May God bless you all (including Br. Duncan), from the Benedictine parish of St. Anne, Ormskirk, Lancashire.

  2. Reading your piece about Goodness makes me think of Micah ch6 v8, which is one of my Bible favourites.
    I am sorry to hear that you are feeling poorly. May I add my prayers to those of your many friends? And my respect to you all at Holy Trinity.

  3. Thank You so much for this thoughtful reflection. Here in Liverpool today we have what we shorthand as the two Cathedrals service; the reality is a wonderful living out of the Feast of Pentecost. In this, a once horribly sectarian city, we and by we I mean clergy, choirs, and congregation of both Cathedrals, gather in one of them (we alternate), and we worship together. By tradition the preacher comes from the other tradition, so this year we start in the Anglican Cathedral and the RC Archbishop will preach. At the conclusion of the sermon, we walk; thus including the tradition of Whit Walks common in the NW. We walk the length of Hope Street, in times past often mocked, abused, spat at, even had bottles thrown at us, by Orange men unhappy at the unity on display. Not so these days. Where once Fr Kevin Kelly had his sermon drowned out by shouting, now Cardinal Casper or Archbishop Rowan Williams can preach in peace.
    Here, we have learned the gifts of the Holy Spirit the hard way, but we have learned them, marked them, and finally inwardly digested them.
    So thank you for this reflection, it is a wonderful way to start my Pentecost.
    I’m sorry that you are not so well as we would like you to be, and I shall hold you in my prayers today.
    Every Blessing

  4. Thank you, Sr Catherine, for your very thoughtful and inspiring words for today’s great feast.
    Praying for you today especially.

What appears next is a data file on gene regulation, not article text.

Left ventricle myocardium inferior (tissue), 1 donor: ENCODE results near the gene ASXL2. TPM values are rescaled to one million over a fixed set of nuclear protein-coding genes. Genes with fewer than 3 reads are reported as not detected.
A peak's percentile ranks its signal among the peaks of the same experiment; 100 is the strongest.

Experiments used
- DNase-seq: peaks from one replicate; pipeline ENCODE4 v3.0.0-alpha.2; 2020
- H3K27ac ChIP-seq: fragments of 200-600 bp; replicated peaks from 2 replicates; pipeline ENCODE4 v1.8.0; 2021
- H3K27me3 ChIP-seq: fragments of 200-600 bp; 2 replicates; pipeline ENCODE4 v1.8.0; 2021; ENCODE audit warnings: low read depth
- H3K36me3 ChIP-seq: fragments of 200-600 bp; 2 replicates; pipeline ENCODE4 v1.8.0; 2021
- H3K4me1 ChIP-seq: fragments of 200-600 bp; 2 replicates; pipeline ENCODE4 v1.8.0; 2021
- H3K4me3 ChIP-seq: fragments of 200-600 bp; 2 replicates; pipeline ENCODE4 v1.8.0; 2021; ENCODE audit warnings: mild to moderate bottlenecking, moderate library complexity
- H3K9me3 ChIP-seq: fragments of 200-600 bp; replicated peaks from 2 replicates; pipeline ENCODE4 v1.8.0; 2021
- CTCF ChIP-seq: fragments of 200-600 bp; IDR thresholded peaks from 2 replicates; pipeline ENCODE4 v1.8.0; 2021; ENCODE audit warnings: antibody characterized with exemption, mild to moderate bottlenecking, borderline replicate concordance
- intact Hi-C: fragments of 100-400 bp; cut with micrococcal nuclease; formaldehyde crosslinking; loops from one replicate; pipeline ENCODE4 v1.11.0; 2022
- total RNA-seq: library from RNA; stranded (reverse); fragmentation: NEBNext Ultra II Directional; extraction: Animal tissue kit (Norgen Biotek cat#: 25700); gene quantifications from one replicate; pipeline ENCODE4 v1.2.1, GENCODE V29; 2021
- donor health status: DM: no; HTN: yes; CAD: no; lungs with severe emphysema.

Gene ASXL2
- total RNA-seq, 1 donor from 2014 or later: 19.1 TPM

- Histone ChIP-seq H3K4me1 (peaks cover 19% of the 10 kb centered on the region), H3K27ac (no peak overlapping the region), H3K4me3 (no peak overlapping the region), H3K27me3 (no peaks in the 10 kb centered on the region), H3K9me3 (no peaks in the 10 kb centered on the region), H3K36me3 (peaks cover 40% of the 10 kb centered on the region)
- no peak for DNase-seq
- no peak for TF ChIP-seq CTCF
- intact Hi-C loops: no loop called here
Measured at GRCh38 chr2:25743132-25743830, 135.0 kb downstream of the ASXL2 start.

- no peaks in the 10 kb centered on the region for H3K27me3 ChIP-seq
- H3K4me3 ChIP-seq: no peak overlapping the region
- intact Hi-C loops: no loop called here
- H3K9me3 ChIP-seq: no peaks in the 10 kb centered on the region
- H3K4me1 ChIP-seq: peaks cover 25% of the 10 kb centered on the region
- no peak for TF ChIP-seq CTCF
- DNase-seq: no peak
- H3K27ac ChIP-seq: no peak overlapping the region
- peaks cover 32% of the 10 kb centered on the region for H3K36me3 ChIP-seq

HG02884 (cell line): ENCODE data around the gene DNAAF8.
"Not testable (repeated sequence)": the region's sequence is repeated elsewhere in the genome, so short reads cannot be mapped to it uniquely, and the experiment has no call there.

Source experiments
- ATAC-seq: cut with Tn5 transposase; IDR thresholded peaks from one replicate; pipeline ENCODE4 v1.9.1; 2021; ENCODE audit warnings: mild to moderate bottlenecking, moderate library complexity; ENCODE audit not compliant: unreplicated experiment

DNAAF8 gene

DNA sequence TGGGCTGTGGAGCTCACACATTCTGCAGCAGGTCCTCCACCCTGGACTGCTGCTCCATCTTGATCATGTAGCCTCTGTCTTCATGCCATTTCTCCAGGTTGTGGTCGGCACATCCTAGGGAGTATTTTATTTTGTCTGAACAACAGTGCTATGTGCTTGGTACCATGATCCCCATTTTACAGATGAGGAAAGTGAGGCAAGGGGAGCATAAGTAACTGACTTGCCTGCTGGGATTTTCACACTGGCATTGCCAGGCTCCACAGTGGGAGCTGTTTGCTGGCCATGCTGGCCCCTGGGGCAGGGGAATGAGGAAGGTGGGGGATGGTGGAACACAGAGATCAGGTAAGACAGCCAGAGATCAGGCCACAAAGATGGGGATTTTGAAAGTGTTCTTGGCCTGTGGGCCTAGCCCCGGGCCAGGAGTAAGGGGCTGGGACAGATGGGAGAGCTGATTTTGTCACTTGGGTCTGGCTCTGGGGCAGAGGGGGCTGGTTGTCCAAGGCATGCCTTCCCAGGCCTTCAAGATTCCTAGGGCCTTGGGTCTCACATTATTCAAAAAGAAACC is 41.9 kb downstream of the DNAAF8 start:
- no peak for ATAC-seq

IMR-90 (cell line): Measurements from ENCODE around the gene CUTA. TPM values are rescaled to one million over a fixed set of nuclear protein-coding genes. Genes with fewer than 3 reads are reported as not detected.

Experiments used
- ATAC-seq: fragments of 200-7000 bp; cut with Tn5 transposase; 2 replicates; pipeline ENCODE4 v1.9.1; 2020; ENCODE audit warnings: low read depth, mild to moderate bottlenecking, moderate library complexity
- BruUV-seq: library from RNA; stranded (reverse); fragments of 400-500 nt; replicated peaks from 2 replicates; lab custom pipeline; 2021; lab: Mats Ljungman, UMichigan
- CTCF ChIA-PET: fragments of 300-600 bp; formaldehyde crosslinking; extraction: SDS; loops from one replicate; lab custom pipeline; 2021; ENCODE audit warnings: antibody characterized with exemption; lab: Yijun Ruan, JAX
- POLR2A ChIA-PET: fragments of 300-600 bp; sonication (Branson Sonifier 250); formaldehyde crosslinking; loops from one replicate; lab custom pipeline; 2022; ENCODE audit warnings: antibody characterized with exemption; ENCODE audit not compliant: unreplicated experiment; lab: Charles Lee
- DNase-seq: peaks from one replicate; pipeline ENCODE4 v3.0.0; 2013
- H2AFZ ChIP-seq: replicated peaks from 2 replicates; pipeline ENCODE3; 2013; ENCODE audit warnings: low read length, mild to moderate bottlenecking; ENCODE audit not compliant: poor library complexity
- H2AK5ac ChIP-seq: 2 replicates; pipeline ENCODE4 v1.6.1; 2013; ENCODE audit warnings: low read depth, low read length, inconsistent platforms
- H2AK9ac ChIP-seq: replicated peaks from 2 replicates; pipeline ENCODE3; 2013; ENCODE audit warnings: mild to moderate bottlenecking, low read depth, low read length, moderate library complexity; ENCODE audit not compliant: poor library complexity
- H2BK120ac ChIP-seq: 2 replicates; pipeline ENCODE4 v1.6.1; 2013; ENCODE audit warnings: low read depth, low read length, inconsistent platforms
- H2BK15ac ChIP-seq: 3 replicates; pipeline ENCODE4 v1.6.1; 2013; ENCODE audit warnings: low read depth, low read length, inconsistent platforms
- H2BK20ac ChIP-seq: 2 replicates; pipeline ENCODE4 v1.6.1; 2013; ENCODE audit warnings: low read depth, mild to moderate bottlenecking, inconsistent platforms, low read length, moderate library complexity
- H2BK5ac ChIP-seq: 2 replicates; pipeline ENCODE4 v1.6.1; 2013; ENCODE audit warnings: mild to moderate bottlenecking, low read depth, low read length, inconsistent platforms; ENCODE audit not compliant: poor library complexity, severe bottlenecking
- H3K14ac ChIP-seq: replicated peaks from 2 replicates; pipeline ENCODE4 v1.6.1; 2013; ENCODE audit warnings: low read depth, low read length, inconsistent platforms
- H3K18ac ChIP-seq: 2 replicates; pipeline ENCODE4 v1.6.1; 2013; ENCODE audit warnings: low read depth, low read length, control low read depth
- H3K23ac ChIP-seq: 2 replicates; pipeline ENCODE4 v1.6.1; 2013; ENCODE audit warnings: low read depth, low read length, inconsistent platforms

Looking forward to ‘Songs of Praise’ later this afternoon.

  5. God bless and keep you Sr. Catherine! Just saw you on “Songs of Praise”! Wonderful! Hope you are feeling better!
    Please pray for my nephew Mark who is recovering from colon cancer surgery!
    God bless!

  6. Thank you for pointing out that the way we are called to live out our “goodness” in the Holy Spirit is ever-changing and ever-new. God’s calling is manifest through the challenges of our lives, which continually change, surprise, uplift, or, yes, dismay us. I try to remember to pray each day to recognize to what and how God is calling me this day, in this present moment, which is the only time we have in which to love and serve.

  7. This made me think about how often I say “Good girl” to my 3-year-old – but what do I actually mean by it? That she’s done what I asked her to? That she’s achieved something that I know she finds difficult? That she’s given in when we were arguing? It varies between all the above and more, of course, but when I think about it, it’s amazing how often I use the phrase without ever considering what goodness really is.

    Prayers and good wishes for your healing.